Andy Slavitt [00:47:00] side effects are exactly what you hope for. They are. You’ll see like a little inflammation of the arm. You may be tired. You they feel a tiny bit feverish. That lasts no more than 24 hours or 48 hours at the outset. Those are the signs of a vaccine that are really good. Nobody wants anybody that have to suffer through a sore arm. But what that indicates is your body is kicking off an immune response, which is exactly what the vaccine is supposed to do. And what that’s doing is it’s giving you immune response in your arm where you want it, as opposed to where people who get sick would get that information. So people will should experience a little of that. It should be concerning just to be expected. And it’s a sign that your body is working. Right.
DeRay [00:47:47] And will kids take it?
Andy Slavitt [00:47:48] So not at first. At first it’s going to be 16 and older. That’s why it’s really important for us to vaccinate teachers early because kids will not be taking the vaccine first. Pregnant women will not be taking the vaccine.
Andy Slavitt [00:48:02] So it’s really, really important that all the rest of us, because we come in contact with kids, we come in contact with pregnant women do take the vaccine so that we don’t put them at risk.
DeRay [00:48:11] And what about prisons and jails? I’ve heard that some places are going to do some early doses there.
Andy Slavitt [00:48:16] The way it’s going to work is there’s an organization called the ACIP which will make a recommendation on who gets vaccinated when they haven’t done that final determination yet. Once they do that, those recommendations will go to every state governor and then every governor gets to accept or reject those recommendations. So what you could see, is it done differently in different states. In some states, they put people in jails and prisons higher on the list. That could be January or February or March. Other states could put a lower on the list, March, April, May. So it’ll be the difference between a couple of months. We all should be making the case loudly that anybody who is at serious risk needs to get these vaccines earlier and people who can afford to isolate that live in apartmenrs or alone or they live in the house, we should all be getting those vaccines after everyone else does.
DeRay [00:49:08] How do you feel about Vivek being the surgeon general again and the team that he’s put in around like the Covid task force? Are you is this a good thing or are we still nervous about something? And then what’s going to be the lingering effect of the Trump decisions on what’s happening?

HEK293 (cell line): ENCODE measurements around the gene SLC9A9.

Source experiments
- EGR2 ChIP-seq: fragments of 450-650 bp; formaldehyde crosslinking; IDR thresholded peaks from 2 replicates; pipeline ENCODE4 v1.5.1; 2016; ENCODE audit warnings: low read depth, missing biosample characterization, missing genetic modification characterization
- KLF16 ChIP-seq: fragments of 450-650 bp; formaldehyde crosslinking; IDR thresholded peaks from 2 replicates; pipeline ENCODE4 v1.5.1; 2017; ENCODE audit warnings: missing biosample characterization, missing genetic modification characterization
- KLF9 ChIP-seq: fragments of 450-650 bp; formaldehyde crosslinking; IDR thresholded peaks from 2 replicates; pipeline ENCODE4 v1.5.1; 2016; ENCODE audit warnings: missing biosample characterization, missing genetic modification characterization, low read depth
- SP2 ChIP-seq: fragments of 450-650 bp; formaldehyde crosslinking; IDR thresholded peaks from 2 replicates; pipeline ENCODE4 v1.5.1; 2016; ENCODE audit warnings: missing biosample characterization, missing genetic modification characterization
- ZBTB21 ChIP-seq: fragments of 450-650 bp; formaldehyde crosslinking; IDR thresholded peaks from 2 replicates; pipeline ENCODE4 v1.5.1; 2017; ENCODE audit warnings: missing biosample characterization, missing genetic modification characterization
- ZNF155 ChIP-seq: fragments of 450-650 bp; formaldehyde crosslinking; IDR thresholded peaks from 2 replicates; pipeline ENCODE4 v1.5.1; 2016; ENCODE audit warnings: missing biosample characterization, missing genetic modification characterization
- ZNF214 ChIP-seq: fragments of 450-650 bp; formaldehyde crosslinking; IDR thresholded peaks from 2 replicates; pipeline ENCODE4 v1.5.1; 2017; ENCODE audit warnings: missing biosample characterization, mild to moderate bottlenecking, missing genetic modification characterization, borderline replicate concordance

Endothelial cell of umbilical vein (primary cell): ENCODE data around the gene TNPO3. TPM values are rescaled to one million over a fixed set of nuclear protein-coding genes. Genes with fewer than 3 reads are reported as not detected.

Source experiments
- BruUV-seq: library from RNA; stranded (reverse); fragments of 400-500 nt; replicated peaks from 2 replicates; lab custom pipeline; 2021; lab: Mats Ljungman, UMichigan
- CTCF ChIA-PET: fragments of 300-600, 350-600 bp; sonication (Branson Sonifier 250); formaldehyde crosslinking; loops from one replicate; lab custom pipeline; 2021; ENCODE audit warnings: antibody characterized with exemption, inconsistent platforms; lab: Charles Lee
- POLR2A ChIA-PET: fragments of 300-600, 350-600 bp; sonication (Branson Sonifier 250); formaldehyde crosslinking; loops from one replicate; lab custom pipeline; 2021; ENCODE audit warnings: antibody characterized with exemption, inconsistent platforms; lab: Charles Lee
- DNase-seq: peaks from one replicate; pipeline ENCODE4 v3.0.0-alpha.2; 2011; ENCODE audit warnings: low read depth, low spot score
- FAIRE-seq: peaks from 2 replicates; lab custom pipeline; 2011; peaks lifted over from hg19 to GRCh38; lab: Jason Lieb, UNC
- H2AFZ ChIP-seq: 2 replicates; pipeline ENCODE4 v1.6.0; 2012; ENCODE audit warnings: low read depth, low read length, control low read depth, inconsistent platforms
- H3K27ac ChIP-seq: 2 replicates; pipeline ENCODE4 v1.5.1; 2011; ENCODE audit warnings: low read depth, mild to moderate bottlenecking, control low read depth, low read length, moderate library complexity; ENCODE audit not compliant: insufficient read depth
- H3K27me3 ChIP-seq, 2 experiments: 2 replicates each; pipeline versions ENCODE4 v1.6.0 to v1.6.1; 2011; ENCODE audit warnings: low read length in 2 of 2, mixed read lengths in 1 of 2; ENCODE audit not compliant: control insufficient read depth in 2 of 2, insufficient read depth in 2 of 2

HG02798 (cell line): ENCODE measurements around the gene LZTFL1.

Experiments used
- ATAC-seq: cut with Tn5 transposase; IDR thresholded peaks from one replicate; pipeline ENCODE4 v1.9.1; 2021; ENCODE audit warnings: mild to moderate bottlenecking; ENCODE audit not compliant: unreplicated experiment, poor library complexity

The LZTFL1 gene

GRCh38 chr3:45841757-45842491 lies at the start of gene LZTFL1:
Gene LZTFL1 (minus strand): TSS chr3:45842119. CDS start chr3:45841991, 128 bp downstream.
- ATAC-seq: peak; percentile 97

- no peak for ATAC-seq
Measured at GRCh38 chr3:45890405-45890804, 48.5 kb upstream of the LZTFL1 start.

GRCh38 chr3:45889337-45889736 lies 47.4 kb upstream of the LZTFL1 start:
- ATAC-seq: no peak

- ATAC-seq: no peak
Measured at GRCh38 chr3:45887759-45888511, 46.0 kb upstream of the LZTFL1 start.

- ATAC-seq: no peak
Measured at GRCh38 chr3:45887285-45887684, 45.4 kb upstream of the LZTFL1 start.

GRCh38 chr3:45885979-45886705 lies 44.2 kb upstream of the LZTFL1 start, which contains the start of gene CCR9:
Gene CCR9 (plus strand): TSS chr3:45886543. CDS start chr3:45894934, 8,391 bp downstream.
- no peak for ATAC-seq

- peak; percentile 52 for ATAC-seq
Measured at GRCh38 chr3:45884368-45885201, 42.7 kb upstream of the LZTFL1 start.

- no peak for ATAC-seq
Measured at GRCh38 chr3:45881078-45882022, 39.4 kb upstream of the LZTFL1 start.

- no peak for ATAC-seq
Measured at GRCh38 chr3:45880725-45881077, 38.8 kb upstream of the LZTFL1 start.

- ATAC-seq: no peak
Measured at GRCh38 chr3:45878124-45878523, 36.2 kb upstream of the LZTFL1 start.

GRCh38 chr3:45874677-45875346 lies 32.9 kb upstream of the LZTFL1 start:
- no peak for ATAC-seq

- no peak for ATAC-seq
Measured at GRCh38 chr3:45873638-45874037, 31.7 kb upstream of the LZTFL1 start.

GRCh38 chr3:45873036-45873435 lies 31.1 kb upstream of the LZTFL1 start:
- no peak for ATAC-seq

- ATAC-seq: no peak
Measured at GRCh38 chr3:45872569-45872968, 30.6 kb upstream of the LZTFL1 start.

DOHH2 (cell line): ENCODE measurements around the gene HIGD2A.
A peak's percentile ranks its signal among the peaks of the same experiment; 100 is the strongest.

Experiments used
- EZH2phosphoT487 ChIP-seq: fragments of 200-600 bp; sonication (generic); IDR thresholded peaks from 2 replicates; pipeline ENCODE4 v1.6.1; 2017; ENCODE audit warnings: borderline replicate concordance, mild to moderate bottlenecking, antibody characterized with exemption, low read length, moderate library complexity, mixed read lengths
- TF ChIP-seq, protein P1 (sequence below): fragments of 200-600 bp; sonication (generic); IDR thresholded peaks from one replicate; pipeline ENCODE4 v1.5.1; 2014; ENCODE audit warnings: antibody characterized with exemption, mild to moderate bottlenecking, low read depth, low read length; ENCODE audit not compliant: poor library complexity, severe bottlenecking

Andy Slavitt [00:49:23] You know, I think about each of these appointments and each of them are people that I know between pretty well and very well. And I think they said all the right messages and they’re the right kind of people. Everybody is 180 degrees from the Trump people. Xavier Becrra, Latino, second generation American is currently the the head of the Justice Department in the state of California. He’s been in the lead fighting for the ACA. He personally believes in single payer. The image I have in my mind as someone who equates health and justice together, that you can’t have a just society until everybody has health care and until people are treated fairly, do something I know pretty well. It’s such a beautiful message in my opinion. It’s so different from the message we get today where, you know, the trans community gets discriminated against BIPOC community, gets discriminated against. That’s just part of the design. That’s what happens. It’s just part of the design. You have to fight against that. And I think Becerra will do that. In terms of the covid team. Vivek Murthy, I’m grateful he’s playing this role again, as we call America’s doctor. That’s a really good guy, a really sincere guy, someone who cares deeply about people. He’s deeply empathetic. And so I think will be great in that role of just explaining things to the public and the person who’s going to run kind of as a quarterback of the response is a guy named Jeff Zients, who I worked with when I was in the administration. And he’s a great quarterback. He’s very organized. He’s very disciplined. He’s very focused. He’s a good listener. He takes our points of view and he makes quick decisions. So I think he will help make sure that we’re running things on the battlefield pretty well. So I’m I’m really thrilled with the people that have been chosen so far.